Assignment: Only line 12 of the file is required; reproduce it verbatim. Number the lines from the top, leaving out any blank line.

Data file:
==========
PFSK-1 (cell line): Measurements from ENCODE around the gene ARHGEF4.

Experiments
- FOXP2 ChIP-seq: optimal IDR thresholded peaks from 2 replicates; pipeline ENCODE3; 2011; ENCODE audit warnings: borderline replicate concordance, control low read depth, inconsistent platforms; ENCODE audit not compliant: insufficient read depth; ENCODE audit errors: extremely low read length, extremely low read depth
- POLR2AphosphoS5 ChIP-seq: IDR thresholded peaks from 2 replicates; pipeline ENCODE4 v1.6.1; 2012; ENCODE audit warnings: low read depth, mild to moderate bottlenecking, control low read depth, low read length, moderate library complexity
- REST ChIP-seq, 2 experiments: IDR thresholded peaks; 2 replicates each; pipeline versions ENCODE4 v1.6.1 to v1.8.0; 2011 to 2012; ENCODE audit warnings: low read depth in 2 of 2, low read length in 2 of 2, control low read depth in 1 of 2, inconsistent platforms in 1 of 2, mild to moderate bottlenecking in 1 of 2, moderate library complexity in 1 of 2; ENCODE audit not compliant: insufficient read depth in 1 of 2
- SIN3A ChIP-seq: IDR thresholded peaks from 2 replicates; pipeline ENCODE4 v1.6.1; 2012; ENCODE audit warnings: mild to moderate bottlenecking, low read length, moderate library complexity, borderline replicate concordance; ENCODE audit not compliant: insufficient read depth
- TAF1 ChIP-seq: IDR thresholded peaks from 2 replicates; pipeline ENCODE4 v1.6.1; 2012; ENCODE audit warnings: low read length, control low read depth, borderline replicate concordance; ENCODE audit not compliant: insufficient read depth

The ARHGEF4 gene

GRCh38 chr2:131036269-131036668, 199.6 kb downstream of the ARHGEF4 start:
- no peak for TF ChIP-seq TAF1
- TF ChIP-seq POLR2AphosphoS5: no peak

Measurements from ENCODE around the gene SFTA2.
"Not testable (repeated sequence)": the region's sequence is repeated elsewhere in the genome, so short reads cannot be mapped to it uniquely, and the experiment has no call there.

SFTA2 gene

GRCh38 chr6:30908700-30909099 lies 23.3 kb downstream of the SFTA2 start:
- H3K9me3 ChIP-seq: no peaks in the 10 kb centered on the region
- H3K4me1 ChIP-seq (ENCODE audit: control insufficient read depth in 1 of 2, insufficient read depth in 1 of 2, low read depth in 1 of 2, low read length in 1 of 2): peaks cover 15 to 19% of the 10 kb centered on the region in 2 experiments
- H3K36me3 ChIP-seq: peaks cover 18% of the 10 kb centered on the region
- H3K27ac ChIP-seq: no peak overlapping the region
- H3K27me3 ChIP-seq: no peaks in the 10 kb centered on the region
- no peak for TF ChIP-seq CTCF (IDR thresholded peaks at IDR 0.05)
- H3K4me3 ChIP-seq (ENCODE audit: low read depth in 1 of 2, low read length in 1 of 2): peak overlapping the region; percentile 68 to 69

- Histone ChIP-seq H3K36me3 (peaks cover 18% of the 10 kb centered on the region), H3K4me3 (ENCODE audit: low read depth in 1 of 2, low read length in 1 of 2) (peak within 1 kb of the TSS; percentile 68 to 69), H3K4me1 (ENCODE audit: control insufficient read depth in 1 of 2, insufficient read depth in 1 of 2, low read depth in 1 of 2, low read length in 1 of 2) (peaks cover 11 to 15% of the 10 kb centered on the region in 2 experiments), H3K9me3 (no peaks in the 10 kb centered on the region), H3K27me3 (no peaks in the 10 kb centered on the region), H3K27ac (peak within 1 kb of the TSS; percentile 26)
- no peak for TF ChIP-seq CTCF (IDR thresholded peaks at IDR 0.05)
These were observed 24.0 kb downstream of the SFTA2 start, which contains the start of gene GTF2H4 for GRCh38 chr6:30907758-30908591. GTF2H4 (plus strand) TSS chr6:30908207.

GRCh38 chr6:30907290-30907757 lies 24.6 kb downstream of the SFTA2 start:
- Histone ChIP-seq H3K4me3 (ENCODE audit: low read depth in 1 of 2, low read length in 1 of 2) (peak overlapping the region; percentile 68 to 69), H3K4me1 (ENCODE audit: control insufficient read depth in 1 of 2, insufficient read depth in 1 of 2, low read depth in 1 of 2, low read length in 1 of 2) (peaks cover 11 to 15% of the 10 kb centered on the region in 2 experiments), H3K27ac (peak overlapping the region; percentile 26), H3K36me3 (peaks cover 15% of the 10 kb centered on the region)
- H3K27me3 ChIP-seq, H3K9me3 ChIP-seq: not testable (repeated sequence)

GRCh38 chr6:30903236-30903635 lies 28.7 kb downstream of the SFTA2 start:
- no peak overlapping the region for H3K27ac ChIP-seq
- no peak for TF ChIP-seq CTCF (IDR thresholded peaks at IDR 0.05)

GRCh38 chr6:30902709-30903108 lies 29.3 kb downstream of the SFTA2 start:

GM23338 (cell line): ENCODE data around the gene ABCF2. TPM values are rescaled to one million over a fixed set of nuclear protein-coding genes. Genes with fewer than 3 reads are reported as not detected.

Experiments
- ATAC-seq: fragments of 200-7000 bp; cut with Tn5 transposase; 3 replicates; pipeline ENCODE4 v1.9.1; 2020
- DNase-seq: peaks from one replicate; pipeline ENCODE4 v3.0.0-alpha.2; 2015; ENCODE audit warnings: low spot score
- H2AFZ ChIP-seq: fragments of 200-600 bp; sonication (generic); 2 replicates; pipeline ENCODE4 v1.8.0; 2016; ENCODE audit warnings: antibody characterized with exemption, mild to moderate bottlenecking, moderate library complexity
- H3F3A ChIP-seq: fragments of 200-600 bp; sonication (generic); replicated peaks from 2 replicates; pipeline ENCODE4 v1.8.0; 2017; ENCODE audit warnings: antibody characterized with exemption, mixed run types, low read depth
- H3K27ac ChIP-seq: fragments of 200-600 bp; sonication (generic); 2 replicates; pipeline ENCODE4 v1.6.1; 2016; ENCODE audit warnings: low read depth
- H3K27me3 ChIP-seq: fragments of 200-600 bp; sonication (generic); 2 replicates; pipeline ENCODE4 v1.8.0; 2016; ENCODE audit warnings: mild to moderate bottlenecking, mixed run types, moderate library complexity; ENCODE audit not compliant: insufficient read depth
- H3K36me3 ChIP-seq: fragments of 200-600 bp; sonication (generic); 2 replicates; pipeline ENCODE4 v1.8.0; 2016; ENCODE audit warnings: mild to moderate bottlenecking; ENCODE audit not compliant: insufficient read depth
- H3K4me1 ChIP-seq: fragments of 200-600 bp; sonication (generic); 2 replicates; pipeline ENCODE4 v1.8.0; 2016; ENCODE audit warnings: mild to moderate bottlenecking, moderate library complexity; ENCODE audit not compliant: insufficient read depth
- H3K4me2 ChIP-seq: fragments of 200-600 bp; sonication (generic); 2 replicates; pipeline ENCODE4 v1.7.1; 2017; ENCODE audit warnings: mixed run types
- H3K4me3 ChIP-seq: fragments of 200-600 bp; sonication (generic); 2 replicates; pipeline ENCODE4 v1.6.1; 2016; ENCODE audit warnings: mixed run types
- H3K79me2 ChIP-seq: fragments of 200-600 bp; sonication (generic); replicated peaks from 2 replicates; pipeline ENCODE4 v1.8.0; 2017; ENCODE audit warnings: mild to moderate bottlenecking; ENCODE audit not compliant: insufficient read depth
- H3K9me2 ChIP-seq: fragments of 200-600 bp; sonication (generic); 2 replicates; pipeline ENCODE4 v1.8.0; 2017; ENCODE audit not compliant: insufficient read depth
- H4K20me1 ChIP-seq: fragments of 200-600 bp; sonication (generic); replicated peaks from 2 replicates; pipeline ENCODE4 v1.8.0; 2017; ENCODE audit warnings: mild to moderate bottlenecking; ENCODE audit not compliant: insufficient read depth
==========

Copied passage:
Measurements from ENCODE around the gene SFTA2.